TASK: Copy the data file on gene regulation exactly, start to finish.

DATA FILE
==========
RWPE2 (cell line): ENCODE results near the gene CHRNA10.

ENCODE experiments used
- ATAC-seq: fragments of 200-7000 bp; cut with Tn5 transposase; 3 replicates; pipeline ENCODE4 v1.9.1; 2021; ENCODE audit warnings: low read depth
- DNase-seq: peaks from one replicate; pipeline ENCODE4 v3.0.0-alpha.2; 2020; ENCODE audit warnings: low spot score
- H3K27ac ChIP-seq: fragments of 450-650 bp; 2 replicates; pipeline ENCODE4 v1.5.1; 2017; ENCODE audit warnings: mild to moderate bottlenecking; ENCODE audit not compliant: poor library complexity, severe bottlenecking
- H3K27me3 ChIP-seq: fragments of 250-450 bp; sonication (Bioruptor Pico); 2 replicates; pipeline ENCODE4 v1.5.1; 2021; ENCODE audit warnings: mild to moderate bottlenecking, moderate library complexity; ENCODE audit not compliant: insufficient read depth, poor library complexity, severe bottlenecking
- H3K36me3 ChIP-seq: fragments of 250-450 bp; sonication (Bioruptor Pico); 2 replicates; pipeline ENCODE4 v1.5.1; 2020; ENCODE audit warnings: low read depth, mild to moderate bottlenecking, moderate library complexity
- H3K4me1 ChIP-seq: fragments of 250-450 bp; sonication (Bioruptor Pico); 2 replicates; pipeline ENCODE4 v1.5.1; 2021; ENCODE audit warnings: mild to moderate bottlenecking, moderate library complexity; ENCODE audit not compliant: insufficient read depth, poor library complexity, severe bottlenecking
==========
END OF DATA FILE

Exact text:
RWPE2 (cell line): ENCODE results near the gene CHRNA10.

ENCODE experiments used
- ATAC-seq: fragments of 200-7000 bp; cut with Tn5 transposase; 3 replicates; pipeline ENCODE4 v1.9.1; 2021; ENCODE audit warnings: low read depth
- DNase-seq: peaks from one replicate; pipeline ENCODE4 v3.0.0-alpha.2; 2020; ENCODE audit warnings: low spot score
- H3K27ac ChIP-seq: fragments of 450-650 bp; 2 replicates; pipeline ENCODE4 v1.5.1; 2017; ENCODE audit warnings: mild to moderate bottlenecking; ENCODE audit not compliant: poor library complexity, severe bottlenecking
- H3K27me3 ChIP-seq: fragments of 250-450 bp; sonication (Bioruptor Pico); 2 replicates; pipeline ENCODE4 v1.5.1; 2021; ENCODE audit warnings: mild to moderate bottlenecking, moderate library complexity; ENCODE audit not compliant: insufficient read depth, poor library complexity, severe bottlenecking
- H3K36me3 ChIP-seq: fragments of 250-450 bp; sonication (Bioruptor Pico); 2 replicates; pipeline ENCODE4 v1.5.1; 2020; ENCODE audit warnings: low read depth, mild to moderate bottlenecking, moderate library complexity
- H3K4me1 ChIP-seq: fragments of 250-450 bp; sonication (Bioruptor Pico); 2 replicates; pipeline ENCODE4 v1.5.1; 2021; ENCODE audit warnings: mild to moderate bottlenecking, moderate library complexity; ENCODE audit not compliant: insufficient read depth, poor library complexity, severe bottlenecking